Does Your Website Sell?

The most beautiful websites in the world are about as much use as a screen door on a submarine if they don’t convert visitors  (to buy or at least ask for more information, which then allows the sales staff to close the deal).

Yet, scarily enough, this obvious fact seems to be not so obvious to web design firms or their clients.

Why spend even $1 on a website, let alone the $5000, even $20,000 and upwards price tags that most web design firms charge for your shiney new site, without making sure that your site can and will sell?

A large part of the issue is ego and design mentality. Every business owner or manager who makes a decision to actually spend the money on having a site designed wants their site to look good! In fact, in most cases, they are too focused on how the site looks, as apposed to how it performs.

That way, their friends, family and colleagues will be blown away with how hot and sexy it looks. They’ll get lots of compliments and positive feedback from all these people about the site, which obviously gives our decision maker lots of warm fuzzy feelings about their decision to go with this site design.

The thinking process also goes something like this:

“I love the site, all my staff love the site, and all my friends and family love the site, therefore visitors to the site will love it so much that they will buy (because they are super-impressed?).”

But in the real world, that only works for flashy fashion items (and the people who are susceptible to that kind of prestige marketing) glitzy jewellry and new cars! Even then, it still doesn’t work all the time. Just because you see a gorgeous diamond ring in the Jewellers that you just love, does not automatically mean you will buy it.

As an example, let’s say you were buying a simple book from a website – a book you could buy at any number of other book sites and physical book stores. Is the potential client buying a (i) book or a (ii) spiffy looking website?

Is the spiffy looking website the # 1 consideration in a potential client’s mind when they make a decision to buy that book from you? The answer is obviously no. Case in point, Amazon is not the best looking website in the world, but it sales speak for themselves.

The 2nd part of this deadly combination is the “design mentality”, which is mostly squarely in the hands of the web designer and/or some graphics/artistic type in the client’s employ.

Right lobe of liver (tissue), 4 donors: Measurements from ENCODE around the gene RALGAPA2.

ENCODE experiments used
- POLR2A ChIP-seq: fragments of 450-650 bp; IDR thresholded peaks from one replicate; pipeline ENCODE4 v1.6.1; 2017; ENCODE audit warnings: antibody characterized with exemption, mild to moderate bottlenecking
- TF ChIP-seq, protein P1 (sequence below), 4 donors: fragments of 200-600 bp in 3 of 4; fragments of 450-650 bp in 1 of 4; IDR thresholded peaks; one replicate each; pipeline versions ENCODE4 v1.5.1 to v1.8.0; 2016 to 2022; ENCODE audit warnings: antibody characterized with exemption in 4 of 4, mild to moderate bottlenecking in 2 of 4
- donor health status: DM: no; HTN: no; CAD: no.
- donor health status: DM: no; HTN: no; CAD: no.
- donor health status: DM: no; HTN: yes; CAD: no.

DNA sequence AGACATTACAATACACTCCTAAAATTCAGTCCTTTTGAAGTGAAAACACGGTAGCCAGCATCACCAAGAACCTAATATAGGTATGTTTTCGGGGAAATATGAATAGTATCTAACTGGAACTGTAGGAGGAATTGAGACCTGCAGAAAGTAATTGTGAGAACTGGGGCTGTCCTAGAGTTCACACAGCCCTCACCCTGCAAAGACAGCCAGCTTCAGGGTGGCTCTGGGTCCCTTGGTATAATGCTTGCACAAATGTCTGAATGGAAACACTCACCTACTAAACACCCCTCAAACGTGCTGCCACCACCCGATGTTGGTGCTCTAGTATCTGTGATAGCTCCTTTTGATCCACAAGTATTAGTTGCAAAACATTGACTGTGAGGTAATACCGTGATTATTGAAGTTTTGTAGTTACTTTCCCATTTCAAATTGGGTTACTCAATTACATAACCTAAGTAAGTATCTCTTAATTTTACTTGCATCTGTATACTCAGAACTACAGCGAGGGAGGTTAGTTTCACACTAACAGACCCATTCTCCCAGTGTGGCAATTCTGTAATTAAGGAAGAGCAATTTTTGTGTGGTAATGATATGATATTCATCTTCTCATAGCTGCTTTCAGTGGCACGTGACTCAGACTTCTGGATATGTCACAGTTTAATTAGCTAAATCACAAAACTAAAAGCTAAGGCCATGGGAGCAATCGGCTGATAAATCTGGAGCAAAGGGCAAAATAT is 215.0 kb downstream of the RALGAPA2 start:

Don’t get me wrong – I am not bashing web designers here. They are an integral part of the overall process of getting a website up and running and making it look modern and professional.

However, the key missing element here is the fact that designers, by their very nature (that which draws them to this line of work) are way more interested visual issues than they are in the #1 skill required to sell: an understanding of people and their fears, desires, concerns and other such issues that impact whether a sale happens or not.

Selling has an entirely different set of imperatives than design, and when the two do not integrate well, you have a pretty website that fails to capture the attention of a prospective client enough for them to actually take the big step of making a purchase.

So, to try and trim down what is an incredibly complex and large topic, the biggest barrier to making sales from a website are when the sales process and psychology is ignored in preference to creating a gorgeous looking website.

Oh, this assumes that the purpose of the site is to sell a product or service, or at least to generate a sales lead/enquiry, which can then be followed up with and hopefully turned into a sale down the track. I am not referring to sites that have been deliberately created to just give information or provide support, etc.

Also, I hasten to add that not all web design firms think like this. Few actually do understand that a site design must mix form, functionality and persuasiveness.

So having identified the problem, what can and should we do next? We offer some advice in our articles;  Sales Conversion Secrets Of The Worlds Best Websites and The Psychology of Sales Conversion.

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